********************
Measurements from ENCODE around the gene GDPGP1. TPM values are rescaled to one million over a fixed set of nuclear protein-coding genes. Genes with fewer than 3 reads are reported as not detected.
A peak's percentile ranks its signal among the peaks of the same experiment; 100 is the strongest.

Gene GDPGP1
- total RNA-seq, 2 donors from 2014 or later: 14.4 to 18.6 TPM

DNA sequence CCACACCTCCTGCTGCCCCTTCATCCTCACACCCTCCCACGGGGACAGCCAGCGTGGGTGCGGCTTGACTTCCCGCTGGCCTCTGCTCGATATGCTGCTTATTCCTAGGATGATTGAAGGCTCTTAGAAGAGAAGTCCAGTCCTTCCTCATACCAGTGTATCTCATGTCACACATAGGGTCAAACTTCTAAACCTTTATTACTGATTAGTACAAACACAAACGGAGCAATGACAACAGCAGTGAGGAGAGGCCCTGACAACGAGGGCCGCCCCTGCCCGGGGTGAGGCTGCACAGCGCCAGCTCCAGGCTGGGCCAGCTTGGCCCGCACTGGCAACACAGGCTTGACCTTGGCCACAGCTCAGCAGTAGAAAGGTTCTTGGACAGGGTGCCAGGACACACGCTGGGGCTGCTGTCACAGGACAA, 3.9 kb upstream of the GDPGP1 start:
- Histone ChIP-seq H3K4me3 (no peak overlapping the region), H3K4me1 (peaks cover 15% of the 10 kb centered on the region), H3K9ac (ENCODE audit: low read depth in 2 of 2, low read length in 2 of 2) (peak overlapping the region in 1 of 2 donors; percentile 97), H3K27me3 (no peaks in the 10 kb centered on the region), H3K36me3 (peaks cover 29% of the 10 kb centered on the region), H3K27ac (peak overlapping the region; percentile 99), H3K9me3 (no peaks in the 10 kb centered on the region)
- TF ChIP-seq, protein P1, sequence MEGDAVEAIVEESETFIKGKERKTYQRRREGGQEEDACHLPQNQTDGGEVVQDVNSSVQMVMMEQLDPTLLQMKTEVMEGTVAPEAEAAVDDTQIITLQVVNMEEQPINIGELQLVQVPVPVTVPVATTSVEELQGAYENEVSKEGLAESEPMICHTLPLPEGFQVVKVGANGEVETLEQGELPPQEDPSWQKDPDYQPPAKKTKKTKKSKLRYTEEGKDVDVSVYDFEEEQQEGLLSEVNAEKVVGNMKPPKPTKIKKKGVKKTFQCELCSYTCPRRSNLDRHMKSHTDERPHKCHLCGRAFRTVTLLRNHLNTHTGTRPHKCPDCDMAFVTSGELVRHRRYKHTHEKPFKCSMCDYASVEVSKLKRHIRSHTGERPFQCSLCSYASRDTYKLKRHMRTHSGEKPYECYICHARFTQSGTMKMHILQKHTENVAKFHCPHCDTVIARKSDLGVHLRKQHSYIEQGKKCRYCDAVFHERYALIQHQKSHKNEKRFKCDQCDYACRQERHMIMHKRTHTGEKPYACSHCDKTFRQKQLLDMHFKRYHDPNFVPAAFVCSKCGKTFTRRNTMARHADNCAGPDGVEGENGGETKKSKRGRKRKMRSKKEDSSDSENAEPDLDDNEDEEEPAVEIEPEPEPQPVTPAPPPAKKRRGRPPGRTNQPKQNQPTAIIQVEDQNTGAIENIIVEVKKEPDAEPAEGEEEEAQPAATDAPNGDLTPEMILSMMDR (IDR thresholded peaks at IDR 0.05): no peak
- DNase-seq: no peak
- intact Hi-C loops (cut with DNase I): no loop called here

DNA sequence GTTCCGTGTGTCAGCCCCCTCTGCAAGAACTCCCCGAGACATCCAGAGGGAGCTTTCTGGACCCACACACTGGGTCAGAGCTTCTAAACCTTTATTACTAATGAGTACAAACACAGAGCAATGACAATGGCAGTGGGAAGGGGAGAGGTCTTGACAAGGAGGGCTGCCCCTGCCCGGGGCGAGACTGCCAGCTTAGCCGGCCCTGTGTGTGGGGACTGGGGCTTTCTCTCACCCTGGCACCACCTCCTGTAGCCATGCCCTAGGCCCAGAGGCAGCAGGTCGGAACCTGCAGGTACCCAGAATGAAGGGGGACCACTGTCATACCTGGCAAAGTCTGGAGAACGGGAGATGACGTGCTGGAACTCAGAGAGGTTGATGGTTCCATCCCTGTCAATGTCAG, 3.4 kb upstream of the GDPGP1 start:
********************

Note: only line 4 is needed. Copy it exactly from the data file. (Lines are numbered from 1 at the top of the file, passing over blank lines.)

- total RNA-seq, 2 donors from 2014 or later: 14.4 to 18.6 TPM